MORE Company Names as Proprietary Eponyms: Do You Use These Trademarked Brand Terms?
In today’s age of Tweeting and liking things, it isn’t the least bit surprising that words we once thought were fair game are actually trademarked by companies. We’re not talking about obvious words like Frisbee (trademarked by Wham-o) or Rollerblade (a brand of inline skates owned by Nordica), but common words we’ve just applied to any product matching the description.
As a small business owner or entrepreneur, maybe you’ve created the perfect product and now you’re ready to name it. Before you start the presses on flyers promoting your new product, make sure the name is available to trademark.
Betcha can’t pop just one!
Not all bubble pack is created equal. Okay, well maybe it is, but you can’t call it all the same name. Sealed Air Corporation trademarked Bubble Wrap in 1960 when Alfred Fielding and Marc Chavannes took two shower curtains and sealed them together, which created little air bubbles. They took their newly discovered product and tried to sell it as wallpaper. Shockingly, the product bombed as wallpaper (guess they didn’t have someone tell them ahead of time it was a silly idea) so the team shifted marketing gears and sold it as greenhouse insulation. The two engineers founded Sealed Air Corporation in 1960 and continued to sell their insulation.
A few years later they discovered how awesome their product was as a protective packaging material. It was first used by IBM to protect their IBM 1401 computer during the shipping process. Not every blister pack you get with your online purchase is Bubble Wrap, so be careful about using this trademarked word all willy-nilly!
For all those slow cooker lovers out there who enjoy throwing something in it in the morning and coming home with dinner all ready to go, here’s your shout out! The Crock-Pot (Crockpot with no hyphen isn’t trademarked, but with a hyphen it is trademarked by Jarden Corporation) came to be in late summer of 1970 as a simple bean-cooker. This must-have appliance really took off when they started to expand their cookbook to offer a variety of recipes for main course meals. So, there you have it; using the word Crockpot is fair game, but using Crock-Pot will land you a scary cease-and-desist letter and a bunch of other scary consequences (it’s best to avoid that, when possible).
What’s cuter than a baby sleeping in an “infant bodysuit”?
Every person who has been around an infant for more than two hours knows how fast they go through clothing and how important it is to have plenty of Onesies around. Be careful, though — unless those Onesies are from Gerber, then you’re actually calling this simple item of clothing by a trademarked term. Infant bodysuits is the general term for them (which is not nearly as endearing as Onesies) and have been a must in every diaper bag and baby showers for generations!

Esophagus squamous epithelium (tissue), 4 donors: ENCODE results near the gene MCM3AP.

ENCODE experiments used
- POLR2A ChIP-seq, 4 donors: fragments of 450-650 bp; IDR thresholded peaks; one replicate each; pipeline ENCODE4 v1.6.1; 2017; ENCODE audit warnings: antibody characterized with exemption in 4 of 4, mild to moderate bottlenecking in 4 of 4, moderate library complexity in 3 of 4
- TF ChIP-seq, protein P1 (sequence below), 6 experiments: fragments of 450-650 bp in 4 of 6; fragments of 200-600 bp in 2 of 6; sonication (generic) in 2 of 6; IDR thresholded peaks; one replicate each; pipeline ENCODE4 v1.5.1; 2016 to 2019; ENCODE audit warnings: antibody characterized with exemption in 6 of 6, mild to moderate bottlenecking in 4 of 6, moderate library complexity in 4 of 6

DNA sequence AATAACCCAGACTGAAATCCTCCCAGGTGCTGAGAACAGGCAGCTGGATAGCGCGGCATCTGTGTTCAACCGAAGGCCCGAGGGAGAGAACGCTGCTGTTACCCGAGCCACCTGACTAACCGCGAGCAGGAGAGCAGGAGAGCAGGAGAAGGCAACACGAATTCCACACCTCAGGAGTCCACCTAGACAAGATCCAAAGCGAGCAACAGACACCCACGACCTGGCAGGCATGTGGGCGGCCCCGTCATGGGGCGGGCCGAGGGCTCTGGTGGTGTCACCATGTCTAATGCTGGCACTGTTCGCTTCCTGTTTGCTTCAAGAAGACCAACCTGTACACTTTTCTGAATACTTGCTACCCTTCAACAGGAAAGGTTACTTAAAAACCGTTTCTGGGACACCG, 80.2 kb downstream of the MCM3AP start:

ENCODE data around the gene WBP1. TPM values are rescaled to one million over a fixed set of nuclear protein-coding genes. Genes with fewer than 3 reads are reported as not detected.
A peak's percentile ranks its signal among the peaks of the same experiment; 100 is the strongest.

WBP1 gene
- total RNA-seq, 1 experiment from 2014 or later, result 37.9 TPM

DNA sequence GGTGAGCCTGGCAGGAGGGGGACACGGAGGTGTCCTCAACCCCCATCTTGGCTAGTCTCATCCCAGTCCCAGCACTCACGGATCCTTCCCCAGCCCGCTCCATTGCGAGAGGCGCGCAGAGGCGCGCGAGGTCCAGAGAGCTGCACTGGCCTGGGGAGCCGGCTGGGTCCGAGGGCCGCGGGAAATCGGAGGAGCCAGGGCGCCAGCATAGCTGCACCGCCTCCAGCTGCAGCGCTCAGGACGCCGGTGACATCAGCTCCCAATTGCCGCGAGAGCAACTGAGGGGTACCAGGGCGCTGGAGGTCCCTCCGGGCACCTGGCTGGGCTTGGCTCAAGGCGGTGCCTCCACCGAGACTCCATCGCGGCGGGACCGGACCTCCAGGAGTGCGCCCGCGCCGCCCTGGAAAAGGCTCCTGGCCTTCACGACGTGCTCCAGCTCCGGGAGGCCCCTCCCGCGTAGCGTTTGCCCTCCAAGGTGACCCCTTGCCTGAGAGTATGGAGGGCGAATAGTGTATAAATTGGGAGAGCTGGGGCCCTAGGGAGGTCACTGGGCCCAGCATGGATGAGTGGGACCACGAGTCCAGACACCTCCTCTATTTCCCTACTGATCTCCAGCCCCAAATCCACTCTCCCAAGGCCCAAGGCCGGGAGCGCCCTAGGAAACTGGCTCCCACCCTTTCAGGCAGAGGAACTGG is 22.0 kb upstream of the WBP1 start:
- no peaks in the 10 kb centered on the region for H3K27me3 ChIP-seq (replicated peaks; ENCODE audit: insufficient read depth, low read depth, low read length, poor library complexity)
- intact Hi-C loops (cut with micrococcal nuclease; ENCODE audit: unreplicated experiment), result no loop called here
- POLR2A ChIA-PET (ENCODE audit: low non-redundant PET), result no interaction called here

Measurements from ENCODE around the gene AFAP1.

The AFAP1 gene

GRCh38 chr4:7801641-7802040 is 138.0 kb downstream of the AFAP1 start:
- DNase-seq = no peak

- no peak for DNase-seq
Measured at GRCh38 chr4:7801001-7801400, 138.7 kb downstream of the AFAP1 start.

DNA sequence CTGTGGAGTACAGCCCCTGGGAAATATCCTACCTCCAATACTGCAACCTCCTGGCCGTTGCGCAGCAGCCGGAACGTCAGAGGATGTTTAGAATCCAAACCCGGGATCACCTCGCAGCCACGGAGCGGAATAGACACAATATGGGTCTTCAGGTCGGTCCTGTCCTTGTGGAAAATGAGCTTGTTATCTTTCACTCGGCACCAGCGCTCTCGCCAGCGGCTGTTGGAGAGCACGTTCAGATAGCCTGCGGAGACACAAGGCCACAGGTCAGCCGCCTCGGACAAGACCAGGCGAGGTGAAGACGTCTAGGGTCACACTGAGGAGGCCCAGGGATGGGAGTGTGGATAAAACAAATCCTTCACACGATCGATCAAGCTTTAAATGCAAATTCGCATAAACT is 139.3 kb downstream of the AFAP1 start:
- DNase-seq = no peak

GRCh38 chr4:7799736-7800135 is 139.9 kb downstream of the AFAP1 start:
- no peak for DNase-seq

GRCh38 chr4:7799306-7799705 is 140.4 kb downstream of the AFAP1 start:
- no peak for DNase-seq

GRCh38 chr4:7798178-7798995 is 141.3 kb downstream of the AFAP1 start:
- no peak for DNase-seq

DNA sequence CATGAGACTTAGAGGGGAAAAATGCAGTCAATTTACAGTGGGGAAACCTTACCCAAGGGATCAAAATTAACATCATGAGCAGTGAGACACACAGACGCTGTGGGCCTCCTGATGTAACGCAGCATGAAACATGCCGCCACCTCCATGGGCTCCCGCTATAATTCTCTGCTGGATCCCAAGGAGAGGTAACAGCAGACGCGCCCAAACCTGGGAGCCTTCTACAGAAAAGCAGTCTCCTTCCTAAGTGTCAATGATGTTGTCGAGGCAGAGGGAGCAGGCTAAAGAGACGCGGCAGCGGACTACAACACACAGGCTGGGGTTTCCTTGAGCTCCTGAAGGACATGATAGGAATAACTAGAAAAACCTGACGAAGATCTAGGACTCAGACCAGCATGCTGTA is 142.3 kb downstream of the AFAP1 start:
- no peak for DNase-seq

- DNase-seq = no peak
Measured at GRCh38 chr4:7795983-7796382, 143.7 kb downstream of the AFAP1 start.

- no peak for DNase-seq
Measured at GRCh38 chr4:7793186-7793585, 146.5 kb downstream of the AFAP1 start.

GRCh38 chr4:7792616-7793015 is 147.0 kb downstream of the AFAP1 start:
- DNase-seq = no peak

There are a few items that every woman has in her purse at all times. Play along and see how many you can match up with: compact mirror, pen (bonus points if it’s a promotional pen), nail file, and Chapstick (or as it’s generically called, lip balm). How’d you do? The last one on this list is the one that is trademarked, and for good reason too! Many people associate the term Chapstick with any lip balm on the market and not with only this specific brand.
We were close to never having this wonderful brand around, though. In the late 1800s, American physician and Chapstick inventor Charles Browne Fleet began selling the soothing lip balm but couldn’t get customers enthused to buy it. In the beginning of the 1900s, John Morton bought the rights to Chapstick for only five dollars! It’s come a long way since those early days and I can’t imagine life without it, can you?
Adhesive bandage or a Band-Aid?
Johnson & Johnson is no newbie to trademarking products. They have almost 250 brands to their name (including: Neutrogena, Listerine, Tylenol, and Splenda). Quite possibly one of the most popular, though, is their Band-Aid brand adhesive bandages. These amazing little guys were invented to solve a very common problem, like getting minor cuts and scrapes that need to be covered up to heal properly, but nothing too serious to be rushed to the ER with. Earle Dickson wanted to make it easier for his young wife Josephine to cover up the burns and cuts she got from cooking dinner, so he stuck cotton gauze on adhesive strips and covered them with crinoline. Viola! One accident prone wife was the idea generator behind these amazing branded adhesive bandages.
These companies have created products that consumers just can’t imagine living without, and because of that copy-cats will come in and try to use their brand name (sometimes without even realizing it). Don’t get caught facing angry emails or court dates about misusing a trademarked term for your own financial gain. Be smart and do some research before you get too far ahead!
Do any of these names surprise you that they’re trademarked? Are you guilty of mistakenly calling another product by one of these names? Sound off below!
Image credit to Clipart.com.